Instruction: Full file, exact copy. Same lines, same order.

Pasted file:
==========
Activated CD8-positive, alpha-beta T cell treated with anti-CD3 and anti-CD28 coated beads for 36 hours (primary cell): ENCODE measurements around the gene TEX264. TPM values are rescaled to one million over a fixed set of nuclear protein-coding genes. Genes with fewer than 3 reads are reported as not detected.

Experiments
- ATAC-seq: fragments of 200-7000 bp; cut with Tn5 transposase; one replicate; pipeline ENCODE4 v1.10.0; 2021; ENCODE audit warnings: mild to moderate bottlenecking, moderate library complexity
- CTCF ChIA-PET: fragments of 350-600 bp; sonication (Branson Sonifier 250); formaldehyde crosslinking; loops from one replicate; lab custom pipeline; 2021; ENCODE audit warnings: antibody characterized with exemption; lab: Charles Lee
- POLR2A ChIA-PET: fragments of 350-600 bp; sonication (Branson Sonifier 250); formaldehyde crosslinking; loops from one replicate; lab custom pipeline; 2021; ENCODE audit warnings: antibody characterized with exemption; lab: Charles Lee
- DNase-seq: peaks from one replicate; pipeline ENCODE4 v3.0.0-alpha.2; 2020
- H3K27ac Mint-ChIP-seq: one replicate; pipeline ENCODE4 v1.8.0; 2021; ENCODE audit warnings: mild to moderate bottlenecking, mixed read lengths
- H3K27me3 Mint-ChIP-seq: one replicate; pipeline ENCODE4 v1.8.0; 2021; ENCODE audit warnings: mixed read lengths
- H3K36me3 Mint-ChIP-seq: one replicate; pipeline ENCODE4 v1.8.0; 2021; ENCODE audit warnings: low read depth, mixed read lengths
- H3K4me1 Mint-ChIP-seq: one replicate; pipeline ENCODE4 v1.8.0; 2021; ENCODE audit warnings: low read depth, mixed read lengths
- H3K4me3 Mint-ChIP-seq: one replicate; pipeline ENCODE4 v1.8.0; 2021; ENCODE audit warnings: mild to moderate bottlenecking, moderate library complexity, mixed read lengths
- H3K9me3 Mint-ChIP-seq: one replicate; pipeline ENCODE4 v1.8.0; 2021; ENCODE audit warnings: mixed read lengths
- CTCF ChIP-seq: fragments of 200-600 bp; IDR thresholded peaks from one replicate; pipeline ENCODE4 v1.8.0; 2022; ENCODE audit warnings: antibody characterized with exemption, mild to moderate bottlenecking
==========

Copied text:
Activated CD8-positive, alpha-beta T cell treated with anti-CD3 and anti-CD28 coated beads for 36 hours (primary cell): ENCODE measurements around the gene TEX264. TPM values are rescaled to one million over a fixed set of nuclear protein-coding genes. Genes with fewer than 3 reads are reported as not detected.

Experiments
- ATAC-seq: fragments of 200-7000 bp; cut with Tn5 transposase; one replicate; pipeline ENCODE4 v1.10.0; 2021; ENCODE audit warnings: mild to moderate bottlenecking, moderate library complexity
- CTCF ChIA-PET: fragments of 350-600 bp; sonication (Branson Sonifier 250); formaldehyde crosslinking; loops from one replicate; lab custom pipeline; 2021; ENCODE audit warnings: antibody characterized with exemption; lab: Charles Lee
- POLR2A ChIA-PET: fragments of 350-600 bp; sonication (Branson Sonifier 250); formaldehyde crosslinking; loops from one replicate; lab custom pipeline; 2021; ENCODE audit warnings: antibody characterized with exemption; lab: Charles Lee
- DNase-seq: peaks from one replicate; pipeline ENCODE4 v3.0.0-alpha.2; 2020
- H3K27ac Mint-ChIP-seq: one replicate; pipeline ENCODE4 v1.8.0; 2021; ENCODE audit warnings: mild to moderate bottlenecking, mixed read lengths
- H3K27me3 Mint-ChIP-seq: one replicate; pipeline ENCODE4 v1.8.0; 2021; ENCODE audit warnings: mixed read lengths
- H3K36me3 Mint-ChIP-seq: one replicate; pipeline ENCODE4 v1.8.0; 2021; ENCODE audit warnings: low read depth, mixed read lengths
- H3K4me1 Mint-ChIP-seq: one replicate; pipeline ENCODE4 v1.8.0; 2021; ENCODE audit warnings: low read depth, mixed read lengths
- H3K4me3 Mint-ChIP-seq: one replicate; pipeline ENCODE4 v1.8.0; 2021; ENCODE audit warnings: mild to moderate bottlenecking, moderate library complexity, mixed read lengths
- H3K9me3 Mint-ChIP-seq: one replicate; pipeline ENCODE4 v1.8.0; 2021; ENCODE audit warnings: mixed read lengths
- CTCF ChIP-seq: fragments of 200-600 bp; IDR thresholded peaks from one replicate; pipeline ENCODE4 v1.8.0; 2022; ENCODE audit warnings: antibody characterized with exemption, mild to moderate bottlenecking